• Biff Henderson

        I may have taken a liberty or two on the tie but this “authority” on Islam made in bones not at Al-Azar or Qom but in the blasphemous and decidedly secular academia of the infidel. Some of the opinions he has forwarded about Islam would have his head on a chopping block in many a Musloid hellhole. The pampered pup will venture no further than the adoring crowds of useful idiots.

        • defcon 4

          I had thought Iran was cracking down on men w/fashionista hair styles?

          • Biff Henderson

            Trending. #effete treat, the Musloidsexual.

  • Biff Henderson

    He can be such a meanie sometimes.

  • Muslim Comments

    what a stupid article — total BS

    • Biff Henderson

      Hey, hand job of the Muslim Mob, explain yourself.

    • N. Wasse

      The Rabaa hand another sign of terrorism and those that support terrorists so are you also a terrorist Mr ignorant?

    • ServosT

      Well I’m convinced.

    • iluvisrael

      is that the hand you eat with on the one used to wipe your a$$?

    • gray_man

      Much like your comment, but then you are a muslim.

  • Biff Henderson

    But most of the time he’s just a clown.

    • vulgar_imposter

      You just spent time looking for images of Aslan and posting them. How much thought has Aslan given to you? None. He doesn’t even know you exist. And he never will.

      • Biff Henderson

        An irreverent vulgarian like yourself should be lapping this stuff up like a dog roots through a litter box for a choice morsel. The hot, wet mess of of Muslima baking in a black bag. Tragically amusing and the stink that rolls off it, now that’s vulgar in the extreme.

  • tanstaafl

    Reza Aslan spouts nothing but taquiyya.

  • http://againstjebelallawz.wordpress.com/ Enopoletus Harding

    It’s John Oliver who called Aslan “the fantastic Reza Aslan” this year, not Jon Stewart. Stewart was in the Middle East while Aslan was on the Daily Show this year. I’m the guy who wrote the transcript linked to in the “Jon Stewart” link in this article.

    • defcon 4

      Jon Stewart the a-hole who invited Yusuf Islam to speak at his D.C. rally. Yusuf Islam, the guy who stated Salman Rushdie should be murdered for insulting the prophet of islam.

  • defcon 4

    I think the Saudi or Iranian religious police should be investigating Reza as a possible sorcerer. I’ve heard he’s been consorting with Djinns.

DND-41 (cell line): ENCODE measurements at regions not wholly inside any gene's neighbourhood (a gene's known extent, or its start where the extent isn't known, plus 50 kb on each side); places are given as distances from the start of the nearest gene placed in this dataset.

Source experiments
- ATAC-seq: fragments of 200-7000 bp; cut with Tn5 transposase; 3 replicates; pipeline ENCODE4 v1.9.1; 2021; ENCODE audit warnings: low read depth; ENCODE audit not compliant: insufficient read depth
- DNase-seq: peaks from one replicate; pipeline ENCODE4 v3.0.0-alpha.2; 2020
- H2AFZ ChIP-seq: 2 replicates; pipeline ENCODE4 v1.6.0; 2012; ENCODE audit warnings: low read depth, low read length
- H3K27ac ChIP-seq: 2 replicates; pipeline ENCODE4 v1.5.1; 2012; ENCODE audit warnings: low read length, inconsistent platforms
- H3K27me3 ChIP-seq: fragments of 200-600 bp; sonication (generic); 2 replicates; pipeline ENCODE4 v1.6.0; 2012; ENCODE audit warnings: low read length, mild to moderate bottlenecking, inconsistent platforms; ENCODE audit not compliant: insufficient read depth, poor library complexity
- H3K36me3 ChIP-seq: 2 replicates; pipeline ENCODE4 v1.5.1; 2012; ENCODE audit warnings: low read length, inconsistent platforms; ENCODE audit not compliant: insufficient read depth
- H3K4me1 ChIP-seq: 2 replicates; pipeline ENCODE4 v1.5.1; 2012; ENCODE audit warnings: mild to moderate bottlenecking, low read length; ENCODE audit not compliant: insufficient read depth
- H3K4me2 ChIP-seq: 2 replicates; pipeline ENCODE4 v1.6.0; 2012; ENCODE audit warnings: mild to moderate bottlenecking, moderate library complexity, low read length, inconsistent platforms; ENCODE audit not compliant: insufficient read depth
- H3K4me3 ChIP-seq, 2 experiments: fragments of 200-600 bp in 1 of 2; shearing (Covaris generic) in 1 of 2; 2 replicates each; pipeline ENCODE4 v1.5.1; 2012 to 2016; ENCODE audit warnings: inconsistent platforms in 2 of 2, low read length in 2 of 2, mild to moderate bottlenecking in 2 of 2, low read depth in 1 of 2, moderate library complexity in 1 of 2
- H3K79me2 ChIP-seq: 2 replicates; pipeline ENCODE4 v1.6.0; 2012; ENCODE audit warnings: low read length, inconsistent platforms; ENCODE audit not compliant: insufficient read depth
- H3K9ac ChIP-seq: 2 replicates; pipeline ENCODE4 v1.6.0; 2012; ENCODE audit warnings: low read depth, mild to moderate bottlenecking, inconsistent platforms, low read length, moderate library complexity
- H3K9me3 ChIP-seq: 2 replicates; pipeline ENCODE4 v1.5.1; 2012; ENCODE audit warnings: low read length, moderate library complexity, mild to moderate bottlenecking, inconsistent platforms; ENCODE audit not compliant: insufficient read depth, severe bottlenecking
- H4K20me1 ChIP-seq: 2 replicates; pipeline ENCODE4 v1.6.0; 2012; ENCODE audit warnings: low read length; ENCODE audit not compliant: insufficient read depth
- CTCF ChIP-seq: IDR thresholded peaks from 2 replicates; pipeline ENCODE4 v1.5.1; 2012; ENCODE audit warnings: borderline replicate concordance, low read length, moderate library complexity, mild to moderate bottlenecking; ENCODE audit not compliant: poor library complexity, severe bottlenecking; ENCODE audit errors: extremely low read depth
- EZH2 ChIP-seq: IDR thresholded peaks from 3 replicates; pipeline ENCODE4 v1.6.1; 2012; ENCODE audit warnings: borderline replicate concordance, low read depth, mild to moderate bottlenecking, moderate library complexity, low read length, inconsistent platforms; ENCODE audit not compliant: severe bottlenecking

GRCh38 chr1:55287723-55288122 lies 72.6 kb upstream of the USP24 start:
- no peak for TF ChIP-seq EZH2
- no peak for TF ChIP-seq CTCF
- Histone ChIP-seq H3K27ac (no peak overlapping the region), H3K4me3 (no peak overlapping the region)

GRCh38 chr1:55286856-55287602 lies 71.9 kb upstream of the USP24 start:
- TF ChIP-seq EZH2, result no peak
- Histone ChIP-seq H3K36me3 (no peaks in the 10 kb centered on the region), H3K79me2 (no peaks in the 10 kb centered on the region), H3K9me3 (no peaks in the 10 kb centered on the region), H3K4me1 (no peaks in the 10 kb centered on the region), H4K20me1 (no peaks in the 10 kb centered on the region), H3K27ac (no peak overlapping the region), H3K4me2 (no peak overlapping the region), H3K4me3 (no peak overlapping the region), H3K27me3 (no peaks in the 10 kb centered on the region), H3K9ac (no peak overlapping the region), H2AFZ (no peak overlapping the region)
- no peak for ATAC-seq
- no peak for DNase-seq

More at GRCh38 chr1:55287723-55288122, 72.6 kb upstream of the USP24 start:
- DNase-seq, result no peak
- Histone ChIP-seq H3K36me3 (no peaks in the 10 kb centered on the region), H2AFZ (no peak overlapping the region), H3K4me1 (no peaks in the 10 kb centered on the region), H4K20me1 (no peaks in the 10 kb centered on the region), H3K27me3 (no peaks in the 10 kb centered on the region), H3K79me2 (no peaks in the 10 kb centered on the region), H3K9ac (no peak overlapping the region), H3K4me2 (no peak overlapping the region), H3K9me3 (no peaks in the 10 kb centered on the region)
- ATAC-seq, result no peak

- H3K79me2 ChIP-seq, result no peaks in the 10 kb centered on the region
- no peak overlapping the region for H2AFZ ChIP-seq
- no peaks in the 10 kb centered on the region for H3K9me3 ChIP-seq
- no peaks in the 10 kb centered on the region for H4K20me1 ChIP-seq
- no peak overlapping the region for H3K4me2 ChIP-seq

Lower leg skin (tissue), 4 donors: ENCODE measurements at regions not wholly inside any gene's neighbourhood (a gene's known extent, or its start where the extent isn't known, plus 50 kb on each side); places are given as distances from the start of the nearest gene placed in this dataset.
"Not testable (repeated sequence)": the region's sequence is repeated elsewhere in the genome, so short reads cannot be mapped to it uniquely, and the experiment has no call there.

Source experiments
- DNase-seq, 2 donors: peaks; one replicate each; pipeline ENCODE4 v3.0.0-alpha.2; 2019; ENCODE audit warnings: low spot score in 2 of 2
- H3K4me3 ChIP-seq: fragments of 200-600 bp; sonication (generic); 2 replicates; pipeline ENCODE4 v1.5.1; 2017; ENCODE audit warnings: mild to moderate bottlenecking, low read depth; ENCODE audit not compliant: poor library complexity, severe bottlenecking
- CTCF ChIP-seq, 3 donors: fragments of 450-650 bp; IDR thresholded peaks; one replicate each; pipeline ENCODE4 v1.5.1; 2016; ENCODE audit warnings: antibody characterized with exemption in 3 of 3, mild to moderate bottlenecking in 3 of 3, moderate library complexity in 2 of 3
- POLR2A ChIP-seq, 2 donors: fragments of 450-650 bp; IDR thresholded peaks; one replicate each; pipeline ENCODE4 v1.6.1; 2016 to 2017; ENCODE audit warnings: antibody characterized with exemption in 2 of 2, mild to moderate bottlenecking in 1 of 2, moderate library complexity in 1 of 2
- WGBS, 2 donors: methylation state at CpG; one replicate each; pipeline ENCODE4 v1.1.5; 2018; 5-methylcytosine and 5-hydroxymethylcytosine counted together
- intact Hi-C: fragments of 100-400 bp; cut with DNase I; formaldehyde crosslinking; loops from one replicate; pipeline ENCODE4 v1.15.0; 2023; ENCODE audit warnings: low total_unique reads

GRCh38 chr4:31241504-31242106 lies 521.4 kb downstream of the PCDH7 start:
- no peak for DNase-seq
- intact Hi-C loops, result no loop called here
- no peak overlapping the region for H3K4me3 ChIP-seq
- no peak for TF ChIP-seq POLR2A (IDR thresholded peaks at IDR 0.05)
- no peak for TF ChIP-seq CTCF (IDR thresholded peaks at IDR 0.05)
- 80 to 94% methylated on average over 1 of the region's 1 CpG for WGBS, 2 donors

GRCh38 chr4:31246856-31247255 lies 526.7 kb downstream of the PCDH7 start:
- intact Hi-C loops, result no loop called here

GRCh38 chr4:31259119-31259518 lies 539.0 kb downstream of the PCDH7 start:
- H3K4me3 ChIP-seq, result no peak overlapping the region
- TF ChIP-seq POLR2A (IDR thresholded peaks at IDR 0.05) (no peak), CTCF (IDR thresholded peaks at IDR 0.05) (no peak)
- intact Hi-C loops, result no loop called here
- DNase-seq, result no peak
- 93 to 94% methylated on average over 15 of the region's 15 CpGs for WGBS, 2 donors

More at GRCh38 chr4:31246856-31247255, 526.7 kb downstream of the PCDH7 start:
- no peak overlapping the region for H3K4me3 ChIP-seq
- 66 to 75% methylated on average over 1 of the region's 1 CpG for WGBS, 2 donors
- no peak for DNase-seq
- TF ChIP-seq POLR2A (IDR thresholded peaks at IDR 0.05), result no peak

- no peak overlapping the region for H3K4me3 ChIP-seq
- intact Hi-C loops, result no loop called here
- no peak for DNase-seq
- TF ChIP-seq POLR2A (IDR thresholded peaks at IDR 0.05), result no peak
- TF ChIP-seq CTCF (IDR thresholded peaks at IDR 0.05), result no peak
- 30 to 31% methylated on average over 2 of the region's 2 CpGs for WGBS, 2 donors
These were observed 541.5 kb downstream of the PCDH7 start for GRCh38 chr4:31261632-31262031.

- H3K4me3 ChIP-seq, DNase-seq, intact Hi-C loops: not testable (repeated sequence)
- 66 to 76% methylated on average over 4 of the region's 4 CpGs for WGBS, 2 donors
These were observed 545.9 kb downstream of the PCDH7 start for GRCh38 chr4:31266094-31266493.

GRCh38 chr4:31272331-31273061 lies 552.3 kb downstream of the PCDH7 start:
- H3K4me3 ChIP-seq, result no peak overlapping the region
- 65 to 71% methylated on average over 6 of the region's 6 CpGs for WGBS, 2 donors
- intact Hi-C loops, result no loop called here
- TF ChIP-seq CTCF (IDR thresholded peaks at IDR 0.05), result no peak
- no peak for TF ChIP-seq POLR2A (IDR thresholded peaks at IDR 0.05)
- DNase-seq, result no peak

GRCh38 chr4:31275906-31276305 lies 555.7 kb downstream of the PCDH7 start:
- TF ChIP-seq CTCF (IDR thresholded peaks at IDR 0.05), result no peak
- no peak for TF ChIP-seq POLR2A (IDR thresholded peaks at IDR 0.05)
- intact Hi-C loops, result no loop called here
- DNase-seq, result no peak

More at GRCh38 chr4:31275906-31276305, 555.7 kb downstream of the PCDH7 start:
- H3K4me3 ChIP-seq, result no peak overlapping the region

• Gloria Stewart

    It is very common for Muslims and their apologists to speak of Jihad as a purely defensive measure. They claim that Muslims are permitted to fight only defensive wars. Let me explain that by reminding the reader that any apocalyptic/utopian creed always defines it actions as defensive. Their total victory is either the movement of history (as with the Communists) or the will of their god. Thus the Communists called the Korean war a defensive war despite the aggression of their surrogates in North Korea. Thus the Muslims as they fulfill the will of Allah to establish a caliphate will regard anyone who stands in thier way as aggressors.

  • Hass

    “Reza Aslan has been known primarily as an authority on Islam and the Middle East.”

    He would never repeat that nonsense in front of real Muslimes nor in any Islamic state. He’s what real Muslimes call an Apostate.

    • defcon 4

      I often wonder how well Mr. Aslan would do in the islamic “republic” of Iran in the here and now. After, all he’s too old to be a dancing boy anymore.

      • Hass

        Not well at all that’s for sure.

      • Drakken

        Well one thing for, it would be fun to watch as his fellow muzzys have fun with him.

  • alihusaini

    Go Aslan!! Yipeeeee! Your doing a great job! To pizz off all the right-wing nuts,
    you gotta be doin something right.

    • Biff Henderson

      A cretin that is a disgrace to Islam is your hero. Given your track record that makes perfect sense.

    • defcon 4

      He has to do something, after all his career as a dancing boy in the islamic “republic” of Iran is all but spent.

      • alihusaini

        Still fascinated with those dancing boy, huh defcon 4? You go boy, as for me I’ll stick with my wife.

        • Biff Henderson

          That any woman would have to suffer your company. Poor thing. My heart goes out to her.

        • defcon 4

          Reza, is that you?

          • alihusaini

            No,it’s me,Ali with your wife.

          • defcon 4

            Nah, my wife only has two feet.

        • N. Wasse

          So who is your wife? Let me guess Reza Aslan?
          But you still did not answer my questions: Did ‘Aisha cheat on Muhammad and was Omar a sodomite? And where can i rent a winged horse aka al-Buraq?

  • herb benty

    Reza Ass—e, is a well funded stealth jihadist, if he can even get us to question our resolve…………………

  • redwood05090

    I will not question his knowledge about being a closeted gay Leninist- Islamist!
    On all other issues he is a Pisher!

  • uragoner

    Since the Koran steals stories from the Bible then changes them and declares war on those that don’t believe in those changes specifically targeting Christians and Jews and anyone else that doesn’t accept their faith calling them infidels, the fact that this Muslim would write about Christ can only be construed as just as misleading as the koran’s claims are.